friends the burden of your lifelong helplessness?'
"I urge the separate higher education of females solely upon physical grounds. My experience has forced me to this. I have a record of my former pupils who stood high in their classes, who did their work with seeming ease, but who have been unable to teach, and now confess that they date the beginning of their present sufferings to the continuous labor of school. I have in my mind, as I write, the case of a young lady from Tioga County, now residing in this city, who stood foremost in her class, and without apparent effort, but who has never been in sound health since her graduation; and she attributes her present condition to the insensible exhaustion of her class-work. Yet she would have been the very last to confess overwork while a pupil; and I do not think that either she, or her teachers, then suspected it."
L'Astronomie Pratique et les Observatoires en Europe et en Amérique depuis le Milieu du XVIIe Siècle jusqu 'à nos Jours. Par C. André et G. Rayet, Astronomes Adjoints de l'Observatoire de Paris. Première partie.—Angleterre. Paris:Gauthier-Villars, 1874.
(Practical Astronomy and the Observatories of Europe and America, from the Middle of the Seventeenth Century until the Present Time. By André and Rayet, Assistant Astronomers in the Paris Observatory. Part I.—England.)
This is the first of a series of three volumes to be published for the joint authors, who are both skillful and able astronomers, known in the scientific world by various important researches. This volume treats of the observatories of England alone, and it is to be followed by two others treating of those of Scotland, Ireland, the Continent, and America.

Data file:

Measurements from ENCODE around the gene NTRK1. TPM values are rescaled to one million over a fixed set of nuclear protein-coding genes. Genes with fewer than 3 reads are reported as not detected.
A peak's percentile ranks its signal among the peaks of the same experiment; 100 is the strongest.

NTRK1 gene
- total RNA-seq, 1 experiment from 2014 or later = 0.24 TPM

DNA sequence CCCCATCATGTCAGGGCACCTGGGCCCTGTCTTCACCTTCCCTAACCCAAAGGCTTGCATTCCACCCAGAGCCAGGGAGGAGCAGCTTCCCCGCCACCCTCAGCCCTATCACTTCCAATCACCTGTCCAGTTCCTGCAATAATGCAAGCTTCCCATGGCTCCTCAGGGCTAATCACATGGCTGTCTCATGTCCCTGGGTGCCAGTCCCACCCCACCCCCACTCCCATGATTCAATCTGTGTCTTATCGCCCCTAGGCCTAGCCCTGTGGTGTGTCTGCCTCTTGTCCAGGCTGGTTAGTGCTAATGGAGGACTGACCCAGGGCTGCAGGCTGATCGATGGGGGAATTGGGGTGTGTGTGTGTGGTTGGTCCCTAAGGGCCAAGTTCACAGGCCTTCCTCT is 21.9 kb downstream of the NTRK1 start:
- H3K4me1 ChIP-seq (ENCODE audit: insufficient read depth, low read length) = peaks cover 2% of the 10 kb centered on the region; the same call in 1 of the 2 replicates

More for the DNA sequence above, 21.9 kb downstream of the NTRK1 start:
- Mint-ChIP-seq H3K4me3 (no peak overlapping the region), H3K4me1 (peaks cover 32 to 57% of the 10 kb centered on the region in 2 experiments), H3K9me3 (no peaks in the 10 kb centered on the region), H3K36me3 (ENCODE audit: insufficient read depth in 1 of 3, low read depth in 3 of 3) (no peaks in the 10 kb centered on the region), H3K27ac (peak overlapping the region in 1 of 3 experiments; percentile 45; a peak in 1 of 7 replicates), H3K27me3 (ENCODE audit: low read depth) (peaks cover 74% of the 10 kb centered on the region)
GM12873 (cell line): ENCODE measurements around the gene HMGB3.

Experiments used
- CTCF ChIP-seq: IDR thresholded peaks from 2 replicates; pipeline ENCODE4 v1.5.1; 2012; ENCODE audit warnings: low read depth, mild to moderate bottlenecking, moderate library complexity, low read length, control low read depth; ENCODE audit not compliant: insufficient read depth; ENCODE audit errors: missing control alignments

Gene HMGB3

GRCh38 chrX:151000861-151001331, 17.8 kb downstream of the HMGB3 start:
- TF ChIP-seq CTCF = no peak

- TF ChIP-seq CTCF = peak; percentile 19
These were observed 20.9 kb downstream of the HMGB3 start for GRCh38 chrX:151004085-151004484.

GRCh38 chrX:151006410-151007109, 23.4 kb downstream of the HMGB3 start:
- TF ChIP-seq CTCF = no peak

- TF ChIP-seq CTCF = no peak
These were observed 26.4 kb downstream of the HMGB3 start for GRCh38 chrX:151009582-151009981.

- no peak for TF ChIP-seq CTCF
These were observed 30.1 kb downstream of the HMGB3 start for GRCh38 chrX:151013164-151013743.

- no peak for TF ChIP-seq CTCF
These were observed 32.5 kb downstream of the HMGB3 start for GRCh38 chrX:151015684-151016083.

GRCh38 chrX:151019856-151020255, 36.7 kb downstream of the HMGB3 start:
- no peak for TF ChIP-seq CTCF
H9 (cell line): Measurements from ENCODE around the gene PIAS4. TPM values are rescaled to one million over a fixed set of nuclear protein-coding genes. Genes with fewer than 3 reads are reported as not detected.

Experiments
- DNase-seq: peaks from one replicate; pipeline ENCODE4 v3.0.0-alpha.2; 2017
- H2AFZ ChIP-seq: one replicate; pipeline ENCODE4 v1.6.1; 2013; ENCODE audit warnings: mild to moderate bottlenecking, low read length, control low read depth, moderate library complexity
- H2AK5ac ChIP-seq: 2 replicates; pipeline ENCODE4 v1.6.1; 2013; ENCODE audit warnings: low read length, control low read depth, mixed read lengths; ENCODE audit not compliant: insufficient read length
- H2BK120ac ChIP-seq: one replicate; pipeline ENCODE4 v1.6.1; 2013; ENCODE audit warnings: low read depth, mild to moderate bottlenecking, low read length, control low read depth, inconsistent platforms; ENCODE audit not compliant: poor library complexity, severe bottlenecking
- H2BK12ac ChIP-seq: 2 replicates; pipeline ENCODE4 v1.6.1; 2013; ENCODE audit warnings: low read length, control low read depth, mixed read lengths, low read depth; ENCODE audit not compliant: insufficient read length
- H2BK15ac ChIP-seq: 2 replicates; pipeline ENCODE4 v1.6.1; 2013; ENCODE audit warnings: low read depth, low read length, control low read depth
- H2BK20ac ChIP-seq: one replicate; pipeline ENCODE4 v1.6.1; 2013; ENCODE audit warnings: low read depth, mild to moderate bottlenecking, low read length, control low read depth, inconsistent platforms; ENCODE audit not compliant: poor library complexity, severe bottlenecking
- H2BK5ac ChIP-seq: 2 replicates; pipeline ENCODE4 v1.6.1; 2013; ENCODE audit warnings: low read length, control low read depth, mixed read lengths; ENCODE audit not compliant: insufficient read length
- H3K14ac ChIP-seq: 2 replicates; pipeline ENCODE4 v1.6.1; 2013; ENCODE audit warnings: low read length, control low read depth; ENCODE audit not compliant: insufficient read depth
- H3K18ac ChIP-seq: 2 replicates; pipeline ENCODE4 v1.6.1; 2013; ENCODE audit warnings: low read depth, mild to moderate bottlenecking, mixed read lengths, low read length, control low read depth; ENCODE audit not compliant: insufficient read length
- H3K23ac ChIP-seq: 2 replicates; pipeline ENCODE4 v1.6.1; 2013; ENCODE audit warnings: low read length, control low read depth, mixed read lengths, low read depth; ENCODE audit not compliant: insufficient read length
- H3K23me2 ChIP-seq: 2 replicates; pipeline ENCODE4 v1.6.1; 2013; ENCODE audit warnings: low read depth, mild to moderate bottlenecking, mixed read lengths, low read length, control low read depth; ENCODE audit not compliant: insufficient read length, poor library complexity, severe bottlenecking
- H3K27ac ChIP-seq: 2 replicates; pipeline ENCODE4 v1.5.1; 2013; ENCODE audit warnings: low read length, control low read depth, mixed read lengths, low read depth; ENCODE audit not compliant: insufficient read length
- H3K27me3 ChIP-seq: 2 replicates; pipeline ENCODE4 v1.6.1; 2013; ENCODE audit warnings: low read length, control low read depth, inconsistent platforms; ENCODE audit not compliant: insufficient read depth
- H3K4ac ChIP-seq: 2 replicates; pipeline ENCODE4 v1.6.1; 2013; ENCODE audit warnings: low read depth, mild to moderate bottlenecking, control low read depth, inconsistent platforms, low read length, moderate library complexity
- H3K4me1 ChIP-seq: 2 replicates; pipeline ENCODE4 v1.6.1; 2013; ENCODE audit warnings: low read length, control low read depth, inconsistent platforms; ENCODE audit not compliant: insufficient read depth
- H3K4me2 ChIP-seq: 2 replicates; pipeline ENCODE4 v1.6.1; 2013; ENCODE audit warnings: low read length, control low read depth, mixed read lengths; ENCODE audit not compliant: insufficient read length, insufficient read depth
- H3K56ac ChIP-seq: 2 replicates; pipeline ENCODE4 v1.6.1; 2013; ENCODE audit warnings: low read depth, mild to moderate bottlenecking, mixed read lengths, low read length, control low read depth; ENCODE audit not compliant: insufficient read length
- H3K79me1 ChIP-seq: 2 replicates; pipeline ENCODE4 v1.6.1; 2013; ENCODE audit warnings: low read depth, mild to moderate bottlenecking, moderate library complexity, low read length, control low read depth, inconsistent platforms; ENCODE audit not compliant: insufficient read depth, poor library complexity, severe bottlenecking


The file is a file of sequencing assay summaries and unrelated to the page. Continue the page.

The design of the work is most excellent, and its execution is thoroughly good, as indeed might have been anticipated. In brief, the plan of the authors has been to give a short history of each of the many institutions devoted to practical astronomy, with a sketch of the life and works of each of the directors who has been in charge of it, as well as an account of the principal instruments and the uses to which they have been devoted.
Quite a number of very good woodcuts are supplied, which give perspective views of some of the most important instruments, and these alone lend great value to the book. Many of these cuts are derived from engravings given in the publications of the various observatories, and they are therefore accessible to all who can consult any of the great libraries; but the collection of these into one volume is a great convenience.
Quite a number of the cuts, however, must have been copied from photographs privately distributed, which, of course, are not generally accessible, nor widely known, and for the reproduction of these we cannot be too grateful. We may instance the extremely interesting cut of Mr. Newall's great telescope of 25 inches aperture (made by Cooke, of York), which was the largest refractor in the world until the mounting of the Clark telescope at the United States Naval Observatory at Washington, in 1873.
A propos of large telescopes, the authors tell us that the two large disks of glass (30 inches in diameter) which have been in the possession of the Paris Observatory since 1855, are shortly to be ground into lenses and mounted, so that, provided the operation of grinding is successful, and no unknown flaws in the glass exist, Paris will soon have a larger equatorial than any now mounted.
Americans, however, may console themselves with the thought that the magnificent gift of Mr. Lick, of San Francisco ($700,000), will soon become available "to construct a more powerful telescope than any now in the world," and they may safely trust to the artistic skill and to the scientific sagacity of the Clarks, to whom the work will undoubtedly be confided, to make the most perfect instrument yet known.
The book treats largely, too, of the history of the private observatories of England, and it is no small convenience to have gathered into one volume material which, if in print at all, is scattered through many volumes of rare periodicals and books.
In this volume 50 pages are devoted to the Observatory of Greenwich alone, and then follow accounts of those observatories which belong to universities, to learned